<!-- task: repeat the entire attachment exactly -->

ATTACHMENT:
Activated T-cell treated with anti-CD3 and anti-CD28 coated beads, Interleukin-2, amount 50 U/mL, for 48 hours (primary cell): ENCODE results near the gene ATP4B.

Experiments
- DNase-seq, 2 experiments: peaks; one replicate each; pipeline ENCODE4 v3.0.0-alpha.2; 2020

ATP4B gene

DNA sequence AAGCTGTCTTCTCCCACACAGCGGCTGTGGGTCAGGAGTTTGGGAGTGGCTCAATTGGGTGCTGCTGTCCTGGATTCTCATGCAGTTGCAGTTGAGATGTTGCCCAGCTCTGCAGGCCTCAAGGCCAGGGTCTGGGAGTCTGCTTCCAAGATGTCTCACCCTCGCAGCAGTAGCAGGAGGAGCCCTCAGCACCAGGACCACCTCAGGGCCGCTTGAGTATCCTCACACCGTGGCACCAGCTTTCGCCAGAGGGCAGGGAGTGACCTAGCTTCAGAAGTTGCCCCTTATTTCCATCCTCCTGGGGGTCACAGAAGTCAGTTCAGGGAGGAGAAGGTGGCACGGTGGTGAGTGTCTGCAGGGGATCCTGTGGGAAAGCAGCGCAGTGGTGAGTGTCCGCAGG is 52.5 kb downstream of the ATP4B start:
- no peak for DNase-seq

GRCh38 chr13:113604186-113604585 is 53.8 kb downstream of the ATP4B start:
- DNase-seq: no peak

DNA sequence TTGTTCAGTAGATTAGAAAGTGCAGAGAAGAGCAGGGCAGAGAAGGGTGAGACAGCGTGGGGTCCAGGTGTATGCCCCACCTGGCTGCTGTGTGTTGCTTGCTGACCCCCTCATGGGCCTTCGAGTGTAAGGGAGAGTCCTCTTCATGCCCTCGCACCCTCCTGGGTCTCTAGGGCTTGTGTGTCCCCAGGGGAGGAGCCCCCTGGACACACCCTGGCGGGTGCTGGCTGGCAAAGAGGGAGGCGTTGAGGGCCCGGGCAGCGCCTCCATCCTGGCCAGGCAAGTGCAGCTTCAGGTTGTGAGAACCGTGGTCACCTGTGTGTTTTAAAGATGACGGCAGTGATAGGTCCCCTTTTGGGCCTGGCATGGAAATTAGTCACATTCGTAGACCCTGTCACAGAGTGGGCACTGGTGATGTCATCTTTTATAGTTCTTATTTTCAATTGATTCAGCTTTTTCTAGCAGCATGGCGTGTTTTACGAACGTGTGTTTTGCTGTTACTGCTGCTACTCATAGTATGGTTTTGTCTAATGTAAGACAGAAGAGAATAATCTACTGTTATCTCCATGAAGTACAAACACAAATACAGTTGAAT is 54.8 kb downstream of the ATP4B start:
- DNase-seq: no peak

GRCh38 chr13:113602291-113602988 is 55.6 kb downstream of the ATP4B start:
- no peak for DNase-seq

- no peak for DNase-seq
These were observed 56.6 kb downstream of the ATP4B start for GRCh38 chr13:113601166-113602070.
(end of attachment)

Activated T-cell treated with anti-CD3 and anti-CD28 coated beads, Interleukin-2, amount 50 U/mL, for 48 hours (primary cell): ENCODE results near the gene ATP4B.

Experiments
- DNase-seq, 2 experiments: peaks; one replicate each; pipeline ENCODE4 v3.0.0-alpha.2; 2020

ATP4B gene

DNA sequence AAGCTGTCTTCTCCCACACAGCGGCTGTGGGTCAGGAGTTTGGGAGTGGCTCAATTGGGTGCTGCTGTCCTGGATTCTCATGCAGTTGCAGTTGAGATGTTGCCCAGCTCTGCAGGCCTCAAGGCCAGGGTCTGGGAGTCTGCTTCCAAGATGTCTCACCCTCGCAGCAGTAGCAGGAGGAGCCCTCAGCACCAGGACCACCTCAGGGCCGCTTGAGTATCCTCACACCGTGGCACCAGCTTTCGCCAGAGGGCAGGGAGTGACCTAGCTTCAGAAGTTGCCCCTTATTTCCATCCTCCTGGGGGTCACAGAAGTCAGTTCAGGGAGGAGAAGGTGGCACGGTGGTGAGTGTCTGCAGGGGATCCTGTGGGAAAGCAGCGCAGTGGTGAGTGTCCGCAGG is 52.5 kb downstream of the ATP4B start:
- no peak for DNase-seq

GRCh38 chr13:113604186-113604585 is 53.8 kb downstream of the ATP4B start:
- DNase-seq: no peak

DNA sequence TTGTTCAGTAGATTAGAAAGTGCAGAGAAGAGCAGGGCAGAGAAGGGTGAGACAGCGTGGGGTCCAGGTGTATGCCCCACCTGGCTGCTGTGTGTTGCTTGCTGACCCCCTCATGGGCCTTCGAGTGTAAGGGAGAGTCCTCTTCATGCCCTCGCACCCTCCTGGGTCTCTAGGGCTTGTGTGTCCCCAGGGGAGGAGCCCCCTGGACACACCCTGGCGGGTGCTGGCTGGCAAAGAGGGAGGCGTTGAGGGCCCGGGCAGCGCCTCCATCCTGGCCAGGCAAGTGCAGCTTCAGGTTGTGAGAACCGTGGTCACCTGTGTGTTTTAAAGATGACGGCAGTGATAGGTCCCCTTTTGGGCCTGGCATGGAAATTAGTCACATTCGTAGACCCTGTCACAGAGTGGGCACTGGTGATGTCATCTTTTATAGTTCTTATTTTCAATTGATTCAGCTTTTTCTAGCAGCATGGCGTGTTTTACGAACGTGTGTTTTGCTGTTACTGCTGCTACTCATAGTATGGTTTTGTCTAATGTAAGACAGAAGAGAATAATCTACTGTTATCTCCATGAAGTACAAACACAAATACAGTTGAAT is 54.8 kb downstream of the ATP4B start:
- DNase-seq: no peak

GRCh38 chr13:113602291-113602988 is 55.6 kb downstream of the ATP4B start:
- no peak for DNase-seq

- no peak for DNase-seq
These were observed 56.6 kb downstream of the ATP4B start for GRCh38 chr13:113601166-113602070.